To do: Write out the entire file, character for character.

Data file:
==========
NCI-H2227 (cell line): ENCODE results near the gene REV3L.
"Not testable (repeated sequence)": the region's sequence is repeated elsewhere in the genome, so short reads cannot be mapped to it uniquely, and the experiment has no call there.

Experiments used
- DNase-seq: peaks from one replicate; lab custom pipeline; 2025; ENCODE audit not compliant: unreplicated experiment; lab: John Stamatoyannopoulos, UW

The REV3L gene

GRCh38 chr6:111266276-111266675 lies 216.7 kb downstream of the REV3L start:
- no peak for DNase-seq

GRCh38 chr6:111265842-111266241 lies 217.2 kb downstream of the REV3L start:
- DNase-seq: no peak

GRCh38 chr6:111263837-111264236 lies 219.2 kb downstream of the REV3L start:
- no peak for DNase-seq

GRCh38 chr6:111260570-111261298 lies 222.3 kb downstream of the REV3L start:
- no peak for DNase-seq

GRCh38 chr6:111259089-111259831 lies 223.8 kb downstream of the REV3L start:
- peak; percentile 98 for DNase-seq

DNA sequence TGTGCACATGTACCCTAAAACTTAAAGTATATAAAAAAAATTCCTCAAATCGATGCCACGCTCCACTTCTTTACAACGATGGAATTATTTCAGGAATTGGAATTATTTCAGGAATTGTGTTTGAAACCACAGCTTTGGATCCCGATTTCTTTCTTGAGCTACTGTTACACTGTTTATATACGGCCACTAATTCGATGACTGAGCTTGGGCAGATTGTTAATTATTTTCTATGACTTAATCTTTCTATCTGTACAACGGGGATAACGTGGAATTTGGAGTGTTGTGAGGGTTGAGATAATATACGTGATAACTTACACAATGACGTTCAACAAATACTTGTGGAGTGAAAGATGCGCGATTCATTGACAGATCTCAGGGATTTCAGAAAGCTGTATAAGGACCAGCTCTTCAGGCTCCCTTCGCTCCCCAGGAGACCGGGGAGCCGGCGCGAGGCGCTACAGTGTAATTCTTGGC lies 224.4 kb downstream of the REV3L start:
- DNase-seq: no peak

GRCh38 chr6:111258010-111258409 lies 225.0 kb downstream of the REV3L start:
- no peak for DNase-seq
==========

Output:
NCI-H2227 (cell line): ENCODE results near the gene REV3L.
"Not testable (repeated sequence)": the region's sequence is repeated elsewhere in the genome, so short reads cannot be mapped to it uniquely, and the experiment has no call there.

Experiments used
- DNase-seq: peaks from one replicate; lab custom pipeline; 2025; ENCODE audit not compliant: unreplicated experiment; lab: John Stamatoyannopoulos, UW

The REV3L gene

GRCh38 chr6:111266276-111266675 lies 216.7 kb downstream of the REV3L start:
- no peak for DNase-seq

GRCh38 chr6:111265842-111266241 lies 217.2 kb downstream of the REV3L start:
- DNase-seq: no peak

GRCh38 chr6:111263837-111264236 lies 219.2 kb downstream of the REV3L start:
- no peak for DNase-seq

GRCh38 chr6:111260570-111261298 lies 222.3 kb downstream of the REV3L start:
- no peak for DNase-seq

GRCh38 chr6:111259089-111259831 lies 223.8 kb downstream of the REV3L start:
- peak; percentile 98 for DNase-seq

DNA sequence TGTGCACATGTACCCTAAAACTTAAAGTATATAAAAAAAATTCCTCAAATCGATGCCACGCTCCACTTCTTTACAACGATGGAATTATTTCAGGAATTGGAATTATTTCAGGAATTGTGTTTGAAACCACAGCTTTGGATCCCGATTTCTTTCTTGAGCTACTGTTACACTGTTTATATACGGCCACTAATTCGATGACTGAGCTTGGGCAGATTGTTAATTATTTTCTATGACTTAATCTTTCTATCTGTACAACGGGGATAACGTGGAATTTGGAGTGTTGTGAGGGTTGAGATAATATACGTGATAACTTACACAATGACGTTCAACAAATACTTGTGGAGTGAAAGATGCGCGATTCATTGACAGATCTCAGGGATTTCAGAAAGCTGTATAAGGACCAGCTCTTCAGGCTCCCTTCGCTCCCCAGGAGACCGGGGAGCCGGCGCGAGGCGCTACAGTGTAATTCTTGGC lies 224.4 kb downstream of the REV3L start:
- DNase-seq: no peak

GRCh38 chr6:111258010-111258409 lies 225.0 kb downstream of the REV3L start:
- no peak for DNase-seq